MOSES: I think the team is right to get the team to help empower the local population to stand up and defend themselves.

BOWMAN: That Green Beret team is building its base within yards of a previous team's base, now occupied by Afghan National Police. And as the colonel and his staff tour the area, it's clear the new team has its work cut out for it.

MOSES: That's where they put up the lookout right there. Right up on top of that mountain and there was two guys up there yesterday just watching us.

BOWMAN: The Afghan Army battalion nearby is being replaced because of a poor track record and suspected ties to the Taliban. And the armed neighborhood watch here, called the Afghan Local Police or just ALP, is short-staffed.

MOSES: Those are dogs they tell you to stay away from. Probably not the nicest dogs around.

BOWMAN: The Americans drive up a hill to the ALP checkpoint. Little more than a shipping container stacked with sandbags, it overlooks the shattered district center and the surrounding valley. A tattered flag flies high above. That's where we meet the Afghan local police commander, Captain Daoud. He's a small man in a drab military coat topped with a white and black checkered scarf.

His curly black hair is streaked with red henna. Daoud says before the Americans returned last week, his forces were under constant Taliban threat.

CAPTAIN DAOUD: (Through interpreter) Anyway, we guard the special force team so we didn't get attacked. And before, we were getting attacked, like every day, like, mortar and PKM rounds, but now anywhere we go, the (unintelligible) teams, we don't get any attacks.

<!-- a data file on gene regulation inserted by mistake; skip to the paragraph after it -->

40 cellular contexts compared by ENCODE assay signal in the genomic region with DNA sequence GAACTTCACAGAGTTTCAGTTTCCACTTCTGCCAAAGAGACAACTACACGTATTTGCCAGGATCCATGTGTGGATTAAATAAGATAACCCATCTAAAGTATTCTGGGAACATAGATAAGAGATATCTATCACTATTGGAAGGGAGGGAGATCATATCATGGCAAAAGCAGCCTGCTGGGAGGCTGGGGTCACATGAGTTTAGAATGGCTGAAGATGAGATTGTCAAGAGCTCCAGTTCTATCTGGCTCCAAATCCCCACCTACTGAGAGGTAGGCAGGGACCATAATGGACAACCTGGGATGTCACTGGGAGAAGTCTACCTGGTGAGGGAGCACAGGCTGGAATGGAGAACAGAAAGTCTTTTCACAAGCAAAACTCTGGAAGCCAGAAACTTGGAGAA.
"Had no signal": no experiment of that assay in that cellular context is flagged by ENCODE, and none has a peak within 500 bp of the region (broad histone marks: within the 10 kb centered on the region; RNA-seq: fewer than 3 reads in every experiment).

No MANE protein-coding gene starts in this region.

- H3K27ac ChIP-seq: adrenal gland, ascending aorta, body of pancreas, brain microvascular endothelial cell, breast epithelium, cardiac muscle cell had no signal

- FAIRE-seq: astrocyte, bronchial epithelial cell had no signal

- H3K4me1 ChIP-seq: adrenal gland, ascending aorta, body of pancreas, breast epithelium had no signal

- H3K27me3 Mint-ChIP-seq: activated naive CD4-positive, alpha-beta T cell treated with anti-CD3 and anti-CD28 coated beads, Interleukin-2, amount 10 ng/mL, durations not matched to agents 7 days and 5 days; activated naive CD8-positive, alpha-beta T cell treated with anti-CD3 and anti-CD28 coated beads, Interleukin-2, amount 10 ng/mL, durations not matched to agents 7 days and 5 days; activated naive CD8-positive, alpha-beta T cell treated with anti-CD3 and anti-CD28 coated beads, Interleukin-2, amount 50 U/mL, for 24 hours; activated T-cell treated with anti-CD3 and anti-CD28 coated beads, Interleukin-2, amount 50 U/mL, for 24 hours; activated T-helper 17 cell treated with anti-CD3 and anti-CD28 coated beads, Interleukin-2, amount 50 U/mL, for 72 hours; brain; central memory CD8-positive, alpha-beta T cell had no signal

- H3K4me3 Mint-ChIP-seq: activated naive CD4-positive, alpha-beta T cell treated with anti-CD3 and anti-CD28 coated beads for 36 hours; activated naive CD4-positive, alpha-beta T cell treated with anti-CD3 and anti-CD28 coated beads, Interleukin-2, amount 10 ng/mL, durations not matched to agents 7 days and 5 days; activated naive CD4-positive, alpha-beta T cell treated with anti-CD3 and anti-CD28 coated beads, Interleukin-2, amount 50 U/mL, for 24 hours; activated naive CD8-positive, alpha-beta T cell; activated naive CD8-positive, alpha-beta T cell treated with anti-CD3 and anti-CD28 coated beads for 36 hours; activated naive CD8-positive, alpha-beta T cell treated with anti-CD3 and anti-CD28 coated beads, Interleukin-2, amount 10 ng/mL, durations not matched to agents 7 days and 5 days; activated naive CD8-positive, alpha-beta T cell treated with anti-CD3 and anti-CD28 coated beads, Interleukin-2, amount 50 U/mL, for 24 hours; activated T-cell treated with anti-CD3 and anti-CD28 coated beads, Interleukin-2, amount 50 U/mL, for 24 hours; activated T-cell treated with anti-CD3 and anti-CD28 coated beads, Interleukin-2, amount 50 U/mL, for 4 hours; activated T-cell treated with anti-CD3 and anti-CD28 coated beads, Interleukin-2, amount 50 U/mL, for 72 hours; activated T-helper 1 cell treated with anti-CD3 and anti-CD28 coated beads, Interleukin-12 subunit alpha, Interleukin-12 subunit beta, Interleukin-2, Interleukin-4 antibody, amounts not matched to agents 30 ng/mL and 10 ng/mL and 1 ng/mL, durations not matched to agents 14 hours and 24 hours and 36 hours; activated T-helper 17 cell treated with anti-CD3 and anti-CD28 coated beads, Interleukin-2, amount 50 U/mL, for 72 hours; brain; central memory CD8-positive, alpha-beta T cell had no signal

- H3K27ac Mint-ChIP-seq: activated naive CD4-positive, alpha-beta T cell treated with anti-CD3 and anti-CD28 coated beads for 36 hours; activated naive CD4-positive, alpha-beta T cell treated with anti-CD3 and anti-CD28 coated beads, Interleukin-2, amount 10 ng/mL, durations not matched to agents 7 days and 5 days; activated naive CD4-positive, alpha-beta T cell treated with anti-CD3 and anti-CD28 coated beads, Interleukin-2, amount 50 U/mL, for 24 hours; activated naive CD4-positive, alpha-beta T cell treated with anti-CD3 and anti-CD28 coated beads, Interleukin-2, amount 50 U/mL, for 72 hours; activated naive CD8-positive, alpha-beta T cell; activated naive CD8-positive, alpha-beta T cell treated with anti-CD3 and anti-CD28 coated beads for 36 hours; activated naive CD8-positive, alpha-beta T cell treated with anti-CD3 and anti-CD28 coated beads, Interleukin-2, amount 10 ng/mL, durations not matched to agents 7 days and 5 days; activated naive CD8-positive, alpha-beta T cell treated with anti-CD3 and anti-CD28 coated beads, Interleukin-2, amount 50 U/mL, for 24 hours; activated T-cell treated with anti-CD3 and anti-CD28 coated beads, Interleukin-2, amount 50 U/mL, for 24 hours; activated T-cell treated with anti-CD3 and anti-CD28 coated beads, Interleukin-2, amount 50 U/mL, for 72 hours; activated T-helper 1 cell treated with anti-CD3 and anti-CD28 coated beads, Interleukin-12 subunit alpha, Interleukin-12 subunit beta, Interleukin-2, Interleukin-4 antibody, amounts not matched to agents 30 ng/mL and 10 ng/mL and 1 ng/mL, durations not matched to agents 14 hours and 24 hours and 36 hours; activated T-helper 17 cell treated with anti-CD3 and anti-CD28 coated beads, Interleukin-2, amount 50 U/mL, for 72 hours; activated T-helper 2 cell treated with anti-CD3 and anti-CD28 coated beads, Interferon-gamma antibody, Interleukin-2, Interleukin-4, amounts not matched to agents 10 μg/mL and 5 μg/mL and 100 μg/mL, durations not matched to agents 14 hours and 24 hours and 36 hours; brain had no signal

BOWMAN: Have you lost any policemen? Any killed or wounded?

DAOUD: (Through interpreter) In the last year, yeah, we give, like, two guys got killed, our guys, and one got injured.

BOWMAN: So why do you need the American Green Berets to help you? Why can't the Afghan Army help you?

DAOUD: (Through interpreter) We are happy to work with the Afghan ANAs, but the American guys, the enemy is scared of that.

BOWMAN: The Taliban are not afraid of the Afghan Army?

DAOUD: (Through interpreter) Afghan Army, no. Like they're afraid from the American Special Forces like this.

BOWMAN: That's a key problem. The Taliban aren't afraid of the Afghan army. Senior American officers in Washington and Kabul routinely tick off statistics about the growing number of Afghan forces, about how they are in the lead. That's not true here. And later this fall, the American forces across Afghanistan will drop by as many as 15,000 troops. The roughly 20 Green Beret teams in the east will be cut by half.

Colonel Moses says here in Sayed Abad, the prior American withdrawal allowed the Taliban to slip back in. From Captain Daoud's hilltop outpost, the Colonel points to a village just a half-mile away. It sits on a slope, a collection of walled compounds. Next to the village is a three-story building, constructed by an international aid group.

Back in 2009, there were almost no Taliban there. Not anymore.

MOSES: You look past this lot right down there, that's Taliban controlled.

BOWMAN: That village down there?

MOSES: That compound that was built by NGOs is now, according to all the intelligence that we've got, is Taliban leadership and there's been little progress. That's an accurate statement in this footprint, yes.

BOWMAN: So how does that make you feel four years later when you come back here and see really not much has done?

MOSES: These guys will fix it. They'll get it as far as we can.

BOWMAN: As far as we can. Colonel Moses thinks the Green Berets will be able to team with Afghan forces to retake that village. But he doubts they can achieve, by the time the Green Berets pull out in late fall, the more ambitious goal - push into the surrounding valleys to root out the Taliban in their hiding places. Tom Bowman, NPR News, Wardak Province, Afghanistan.